There is a voice that doesn’t use words. Listen. – Rumi

Not surprisingly, telling ourselves that our challenging emotions are bad or that we’re broken isn’t the best way to foster the qualities of warmth and safety around others that we’d love to experience.  The path toward having our bodies become a safe place starts by greeting our difficult to hold emotions with compassion and curiosity.  Important to note that greeting our challenging emotions in this way isn’t the same thing as trying to accept or like them.  Let’s face it, angst, anxiety and tension have a very unacceptable feel to them!  Wouldn’t that be like trying to convince ourselves that something tastes good when we really don’t think that it does?  Additionally, attempting to accept something our system finds unacceptable is a disingenuous use of force which doesn’t honor where our bodies are really at.  This approach not only lacks a sense of integrity, it’s likely to lead to more inner conflict and tension.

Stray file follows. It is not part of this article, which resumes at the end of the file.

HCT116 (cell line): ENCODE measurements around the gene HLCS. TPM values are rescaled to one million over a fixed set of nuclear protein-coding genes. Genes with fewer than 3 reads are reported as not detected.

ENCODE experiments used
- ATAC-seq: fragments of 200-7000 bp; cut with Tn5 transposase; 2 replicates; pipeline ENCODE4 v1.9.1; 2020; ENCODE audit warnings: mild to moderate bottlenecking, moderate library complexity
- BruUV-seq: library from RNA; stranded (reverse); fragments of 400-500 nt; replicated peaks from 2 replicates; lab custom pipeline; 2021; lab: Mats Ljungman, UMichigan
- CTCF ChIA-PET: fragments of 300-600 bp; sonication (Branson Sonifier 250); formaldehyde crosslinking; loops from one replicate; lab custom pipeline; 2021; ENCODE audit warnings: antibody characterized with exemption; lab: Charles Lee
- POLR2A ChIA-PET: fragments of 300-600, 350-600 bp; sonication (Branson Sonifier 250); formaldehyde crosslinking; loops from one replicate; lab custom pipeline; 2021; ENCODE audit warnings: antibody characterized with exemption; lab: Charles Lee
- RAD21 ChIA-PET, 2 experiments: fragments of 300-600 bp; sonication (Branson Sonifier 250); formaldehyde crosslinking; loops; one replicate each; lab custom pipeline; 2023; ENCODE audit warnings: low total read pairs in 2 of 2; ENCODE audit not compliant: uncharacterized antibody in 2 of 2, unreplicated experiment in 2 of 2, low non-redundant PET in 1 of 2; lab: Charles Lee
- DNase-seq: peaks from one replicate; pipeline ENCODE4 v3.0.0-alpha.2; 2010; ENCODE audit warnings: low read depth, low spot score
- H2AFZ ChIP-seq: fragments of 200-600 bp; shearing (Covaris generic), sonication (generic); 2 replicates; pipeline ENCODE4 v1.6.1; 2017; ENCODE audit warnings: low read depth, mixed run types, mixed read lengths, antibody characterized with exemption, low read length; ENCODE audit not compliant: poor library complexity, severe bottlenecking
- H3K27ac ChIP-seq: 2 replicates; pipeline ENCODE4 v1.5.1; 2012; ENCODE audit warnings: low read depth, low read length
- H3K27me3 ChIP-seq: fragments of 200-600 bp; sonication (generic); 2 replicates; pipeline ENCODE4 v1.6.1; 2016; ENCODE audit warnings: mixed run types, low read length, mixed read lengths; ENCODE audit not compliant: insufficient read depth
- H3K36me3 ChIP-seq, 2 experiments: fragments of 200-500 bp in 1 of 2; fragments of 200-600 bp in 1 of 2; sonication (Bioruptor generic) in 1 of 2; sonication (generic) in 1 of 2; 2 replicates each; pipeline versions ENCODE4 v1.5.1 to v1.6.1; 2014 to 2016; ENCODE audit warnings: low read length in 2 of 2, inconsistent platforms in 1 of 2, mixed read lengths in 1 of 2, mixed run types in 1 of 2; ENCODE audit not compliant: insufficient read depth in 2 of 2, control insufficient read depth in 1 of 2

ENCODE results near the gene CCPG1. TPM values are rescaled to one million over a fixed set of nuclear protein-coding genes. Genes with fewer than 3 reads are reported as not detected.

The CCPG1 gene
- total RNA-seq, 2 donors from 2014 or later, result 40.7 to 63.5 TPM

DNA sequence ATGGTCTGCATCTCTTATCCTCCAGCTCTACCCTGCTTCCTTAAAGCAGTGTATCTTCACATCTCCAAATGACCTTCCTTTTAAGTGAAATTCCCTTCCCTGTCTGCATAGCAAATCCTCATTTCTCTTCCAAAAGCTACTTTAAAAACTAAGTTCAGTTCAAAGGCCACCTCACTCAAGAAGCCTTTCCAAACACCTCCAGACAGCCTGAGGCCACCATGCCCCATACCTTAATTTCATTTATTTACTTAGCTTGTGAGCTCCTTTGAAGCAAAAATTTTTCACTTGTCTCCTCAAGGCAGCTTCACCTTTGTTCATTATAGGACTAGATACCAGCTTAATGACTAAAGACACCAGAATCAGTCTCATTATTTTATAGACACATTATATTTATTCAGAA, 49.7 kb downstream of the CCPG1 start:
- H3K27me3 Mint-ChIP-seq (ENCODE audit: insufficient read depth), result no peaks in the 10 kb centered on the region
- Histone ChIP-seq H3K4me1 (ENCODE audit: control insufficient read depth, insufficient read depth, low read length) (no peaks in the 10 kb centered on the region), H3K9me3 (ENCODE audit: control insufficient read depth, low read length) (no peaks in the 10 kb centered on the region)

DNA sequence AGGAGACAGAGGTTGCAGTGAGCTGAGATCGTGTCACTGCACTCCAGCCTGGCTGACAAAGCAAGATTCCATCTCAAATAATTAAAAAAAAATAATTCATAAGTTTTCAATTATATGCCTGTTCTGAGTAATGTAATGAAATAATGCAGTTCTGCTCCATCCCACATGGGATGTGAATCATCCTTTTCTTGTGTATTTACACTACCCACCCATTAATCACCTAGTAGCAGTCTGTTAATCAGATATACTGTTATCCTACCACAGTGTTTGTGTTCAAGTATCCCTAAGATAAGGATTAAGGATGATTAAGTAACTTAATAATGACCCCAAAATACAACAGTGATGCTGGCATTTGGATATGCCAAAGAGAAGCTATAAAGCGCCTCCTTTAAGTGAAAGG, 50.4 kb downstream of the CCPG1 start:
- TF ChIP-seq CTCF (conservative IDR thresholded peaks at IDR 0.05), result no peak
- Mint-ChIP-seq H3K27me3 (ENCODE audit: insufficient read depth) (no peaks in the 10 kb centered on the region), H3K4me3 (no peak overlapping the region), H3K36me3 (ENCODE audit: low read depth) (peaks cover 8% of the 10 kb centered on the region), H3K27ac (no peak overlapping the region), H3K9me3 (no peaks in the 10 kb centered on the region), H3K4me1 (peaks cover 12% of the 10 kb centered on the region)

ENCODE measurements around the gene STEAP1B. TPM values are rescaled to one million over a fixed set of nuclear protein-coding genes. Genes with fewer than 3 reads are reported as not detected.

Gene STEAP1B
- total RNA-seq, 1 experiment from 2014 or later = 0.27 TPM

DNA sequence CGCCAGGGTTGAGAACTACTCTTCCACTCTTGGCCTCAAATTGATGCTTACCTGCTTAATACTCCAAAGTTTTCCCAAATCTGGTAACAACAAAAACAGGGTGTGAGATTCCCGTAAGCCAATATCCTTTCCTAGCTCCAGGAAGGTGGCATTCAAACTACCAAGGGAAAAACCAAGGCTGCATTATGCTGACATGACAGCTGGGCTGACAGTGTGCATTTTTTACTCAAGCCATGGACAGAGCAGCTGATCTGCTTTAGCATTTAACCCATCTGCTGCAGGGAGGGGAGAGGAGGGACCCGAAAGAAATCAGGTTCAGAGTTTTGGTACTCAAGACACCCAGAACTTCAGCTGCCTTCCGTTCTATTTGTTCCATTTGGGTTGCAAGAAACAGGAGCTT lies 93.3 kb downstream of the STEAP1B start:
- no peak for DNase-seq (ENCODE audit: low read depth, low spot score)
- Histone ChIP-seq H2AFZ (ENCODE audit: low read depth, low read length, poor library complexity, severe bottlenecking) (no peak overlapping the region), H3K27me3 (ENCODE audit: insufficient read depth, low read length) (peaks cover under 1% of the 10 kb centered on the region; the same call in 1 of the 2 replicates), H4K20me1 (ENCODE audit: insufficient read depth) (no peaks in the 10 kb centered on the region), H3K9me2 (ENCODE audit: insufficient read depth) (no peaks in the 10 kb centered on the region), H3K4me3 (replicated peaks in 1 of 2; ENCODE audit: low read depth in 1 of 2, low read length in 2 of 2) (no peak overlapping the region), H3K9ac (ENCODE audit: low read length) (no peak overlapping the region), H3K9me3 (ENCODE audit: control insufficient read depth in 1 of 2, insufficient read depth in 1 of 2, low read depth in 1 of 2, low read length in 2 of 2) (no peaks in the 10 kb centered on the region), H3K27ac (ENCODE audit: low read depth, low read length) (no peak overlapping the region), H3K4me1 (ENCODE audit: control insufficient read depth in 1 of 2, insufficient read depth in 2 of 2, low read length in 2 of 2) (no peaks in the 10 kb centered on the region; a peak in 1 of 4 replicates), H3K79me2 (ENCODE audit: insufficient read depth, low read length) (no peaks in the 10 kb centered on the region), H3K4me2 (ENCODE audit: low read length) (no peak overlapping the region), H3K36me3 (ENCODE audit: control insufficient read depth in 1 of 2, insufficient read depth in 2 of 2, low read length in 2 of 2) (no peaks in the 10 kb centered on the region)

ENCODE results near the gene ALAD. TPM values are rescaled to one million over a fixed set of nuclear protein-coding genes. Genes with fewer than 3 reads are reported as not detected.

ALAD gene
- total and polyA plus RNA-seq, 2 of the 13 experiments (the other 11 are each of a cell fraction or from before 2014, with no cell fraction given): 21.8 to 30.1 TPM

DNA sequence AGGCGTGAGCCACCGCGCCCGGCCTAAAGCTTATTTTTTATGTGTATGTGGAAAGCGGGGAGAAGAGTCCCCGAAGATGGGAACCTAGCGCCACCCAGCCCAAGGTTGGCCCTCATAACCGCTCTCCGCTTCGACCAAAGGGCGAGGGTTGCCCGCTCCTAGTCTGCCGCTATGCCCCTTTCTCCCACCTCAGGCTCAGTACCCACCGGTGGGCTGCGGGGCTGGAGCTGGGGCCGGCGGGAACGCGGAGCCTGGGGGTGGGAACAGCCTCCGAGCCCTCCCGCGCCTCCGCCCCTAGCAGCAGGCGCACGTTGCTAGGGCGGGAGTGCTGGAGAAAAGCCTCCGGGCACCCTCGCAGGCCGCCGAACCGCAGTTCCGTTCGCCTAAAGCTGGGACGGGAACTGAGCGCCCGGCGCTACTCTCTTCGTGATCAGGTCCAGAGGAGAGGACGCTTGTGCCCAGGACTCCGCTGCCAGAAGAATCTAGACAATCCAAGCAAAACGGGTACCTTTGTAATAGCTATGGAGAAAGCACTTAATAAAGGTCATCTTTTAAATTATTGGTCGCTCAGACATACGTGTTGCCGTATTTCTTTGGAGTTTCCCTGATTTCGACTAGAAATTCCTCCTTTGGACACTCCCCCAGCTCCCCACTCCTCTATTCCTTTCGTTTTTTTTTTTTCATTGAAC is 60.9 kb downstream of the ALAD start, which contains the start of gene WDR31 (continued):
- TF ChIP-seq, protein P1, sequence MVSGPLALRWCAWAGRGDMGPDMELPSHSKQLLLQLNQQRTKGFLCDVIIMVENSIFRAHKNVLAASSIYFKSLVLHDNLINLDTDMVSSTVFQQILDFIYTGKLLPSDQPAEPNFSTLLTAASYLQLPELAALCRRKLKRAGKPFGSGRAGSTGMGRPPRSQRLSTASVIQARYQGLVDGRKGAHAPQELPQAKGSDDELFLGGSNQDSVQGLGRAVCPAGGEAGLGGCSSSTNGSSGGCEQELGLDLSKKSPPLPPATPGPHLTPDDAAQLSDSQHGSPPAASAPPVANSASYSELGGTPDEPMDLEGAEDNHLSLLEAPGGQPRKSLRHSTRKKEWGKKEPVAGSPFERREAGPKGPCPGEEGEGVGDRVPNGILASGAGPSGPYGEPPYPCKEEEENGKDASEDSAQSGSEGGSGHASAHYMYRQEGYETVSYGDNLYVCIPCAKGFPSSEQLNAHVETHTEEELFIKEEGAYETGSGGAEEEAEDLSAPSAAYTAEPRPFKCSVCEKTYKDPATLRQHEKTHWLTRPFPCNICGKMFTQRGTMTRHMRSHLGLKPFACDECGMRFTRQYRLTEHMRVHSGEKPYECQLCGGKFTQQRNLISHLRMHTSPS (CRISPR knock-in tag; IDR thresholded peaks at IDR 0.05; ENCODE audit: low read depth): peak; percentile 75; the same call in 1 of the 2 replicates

Trusting our feelings

However, an internal move that’s congruent with integrity and that allows for more internal harmony is to bring warmth and understanding to those ‘unacceptable’ feelings.  Also important to mention is that this gentle, inquisitive approach to our challenging emotional experiences is neither agreement nor passivity toward our body’s response to our external situation.   Rather, it’s simply recognizing that our system is interpreting our situation or present company as unsafe, often for reasons we’re not even conscious of, and that our feelings are there for that reason.  In other words, the difficult feelings are an expression of that basic sense of unsafety. Thus, greeting those feelings with warmth is to acknowledge the validity of our body’s experience and its attempt to communicate with us.